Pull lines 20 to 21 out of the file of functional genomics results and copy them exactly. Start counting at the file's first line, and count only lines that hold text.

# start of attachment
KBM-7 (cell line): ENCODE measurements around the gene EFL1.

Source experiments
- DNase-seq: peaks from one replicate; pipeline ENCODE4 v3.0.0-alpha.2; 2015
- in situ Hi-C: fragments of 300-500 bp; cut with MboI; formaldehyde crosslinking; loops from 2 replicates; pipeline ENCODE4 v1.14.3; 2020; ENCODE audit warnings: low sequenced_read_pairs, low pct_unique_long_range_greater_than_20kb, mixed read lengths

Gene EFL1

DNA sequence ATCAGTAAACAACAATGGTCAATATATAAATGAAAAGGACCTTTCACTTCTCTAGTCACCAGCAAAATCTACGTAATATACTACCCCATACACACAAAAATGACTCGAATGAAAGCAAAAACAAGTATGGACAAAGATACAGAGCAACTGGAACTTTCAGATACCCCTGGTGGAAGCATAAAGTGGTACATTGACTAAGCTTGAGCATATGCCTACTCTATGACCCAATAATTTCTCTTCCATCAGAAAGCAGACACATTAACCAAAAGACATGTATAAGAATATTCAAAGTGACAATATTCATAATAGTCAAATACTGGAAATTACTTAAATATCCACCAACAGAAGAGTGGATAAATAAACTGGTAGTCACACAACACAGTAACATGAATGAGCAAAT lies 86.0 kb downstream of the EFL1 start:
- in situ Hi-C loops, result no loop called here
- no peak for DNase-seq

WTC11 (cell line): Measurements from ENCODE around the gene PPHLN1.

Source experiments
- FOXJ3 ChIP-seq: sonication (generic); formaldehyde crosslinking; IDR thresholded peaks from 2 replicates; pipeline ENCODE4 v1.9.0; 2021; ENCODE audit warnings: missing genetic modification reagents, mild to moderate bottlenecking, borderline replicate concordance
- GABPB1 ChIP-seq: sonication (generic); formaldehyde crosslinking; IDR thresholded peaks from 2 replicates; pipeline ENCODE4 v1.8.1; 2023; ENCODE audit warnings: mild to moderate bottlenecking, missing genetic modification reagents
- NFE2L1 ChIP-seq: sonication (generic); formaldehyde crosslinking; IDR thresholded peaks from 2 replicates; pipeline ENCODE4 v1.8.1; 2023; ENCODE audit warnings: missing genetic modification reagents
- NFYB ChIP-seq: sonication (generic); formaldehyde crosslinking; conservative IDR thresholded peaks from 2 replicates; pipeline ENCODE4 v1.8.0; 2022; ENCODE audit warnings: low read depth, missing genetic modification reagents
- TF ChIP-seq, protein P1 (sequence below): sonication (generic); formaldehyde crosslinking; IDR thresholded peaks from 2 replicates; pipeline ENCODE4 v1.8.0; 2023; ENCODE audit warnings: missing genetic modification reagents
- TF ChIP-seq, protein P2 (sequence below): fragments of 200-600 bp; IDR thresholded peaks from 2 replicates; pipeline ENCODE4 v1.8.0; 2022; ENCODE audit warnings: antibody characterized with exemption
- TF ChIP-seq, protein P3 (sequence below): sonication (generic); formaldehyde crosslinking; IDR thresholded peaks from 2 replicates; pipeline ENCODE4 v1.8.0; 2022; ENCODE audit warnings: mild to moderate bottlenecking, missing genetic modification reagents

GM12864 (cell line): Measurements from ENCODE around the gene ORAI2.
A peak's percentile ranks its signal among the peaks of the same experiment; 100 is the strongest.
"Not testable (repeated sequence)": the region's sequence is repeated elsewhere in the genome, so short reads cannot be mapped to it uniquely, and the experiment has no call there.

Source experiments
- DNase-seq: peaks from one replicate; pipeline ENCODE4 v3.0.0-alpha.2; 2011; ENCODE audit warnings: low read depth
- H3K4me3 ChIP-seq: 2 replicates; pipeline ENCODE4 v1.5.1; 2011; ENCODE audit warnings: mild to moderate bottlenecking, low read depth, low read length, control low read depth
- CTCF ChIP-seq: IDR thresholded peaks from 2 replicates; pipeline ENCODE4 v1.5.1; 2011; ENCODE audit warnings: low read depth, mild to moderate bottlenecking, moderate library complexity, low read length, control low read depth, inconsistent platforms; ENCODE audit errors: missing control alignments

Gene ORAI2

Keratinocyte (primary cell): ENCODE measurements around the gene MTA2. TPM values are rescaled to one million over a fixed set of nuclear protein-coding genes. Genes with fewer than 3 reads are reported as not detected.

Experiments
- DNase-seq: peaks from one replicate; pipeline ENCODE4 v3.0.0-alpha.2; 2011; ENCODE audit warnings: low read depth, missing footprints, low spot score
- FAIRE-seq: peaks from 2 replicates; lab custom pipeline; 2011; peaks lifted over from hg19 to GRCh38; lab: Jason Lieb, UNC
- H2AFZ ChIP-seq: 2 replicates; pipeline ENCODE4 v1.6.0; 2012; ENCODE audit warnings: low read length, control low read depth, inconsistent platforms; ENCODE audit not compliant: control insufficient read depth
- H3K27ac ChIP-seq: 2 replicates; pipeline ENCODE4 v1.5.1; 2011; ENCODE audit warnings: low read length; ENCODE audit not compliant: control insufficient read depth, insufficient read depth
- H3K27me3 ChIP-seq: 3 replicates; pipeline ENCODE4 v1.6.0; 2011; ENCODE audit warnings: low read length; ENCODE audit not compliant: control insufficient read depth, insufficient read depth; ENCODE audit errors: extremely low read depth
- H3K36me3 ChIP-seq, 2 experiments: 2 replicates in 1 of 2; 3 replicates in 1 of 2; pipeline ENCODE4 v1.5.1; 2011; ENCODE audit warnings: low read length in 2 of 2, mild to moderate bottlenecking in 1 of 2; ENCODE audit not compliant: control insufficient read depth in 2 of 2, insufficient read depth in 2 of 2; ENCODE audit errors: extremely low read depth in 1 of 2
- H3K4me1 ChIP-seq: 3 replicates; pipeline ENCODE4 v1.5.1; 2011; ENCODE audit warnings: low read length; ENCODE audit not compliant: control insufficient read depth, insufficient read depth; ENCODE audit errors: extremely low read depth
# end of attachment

"Not testable (repeated sequence)": the region's sequence is repeated elsewhere in the genome, so short reads cannot be mapped to it uniquely, and the experiment has no call there.

Source experiments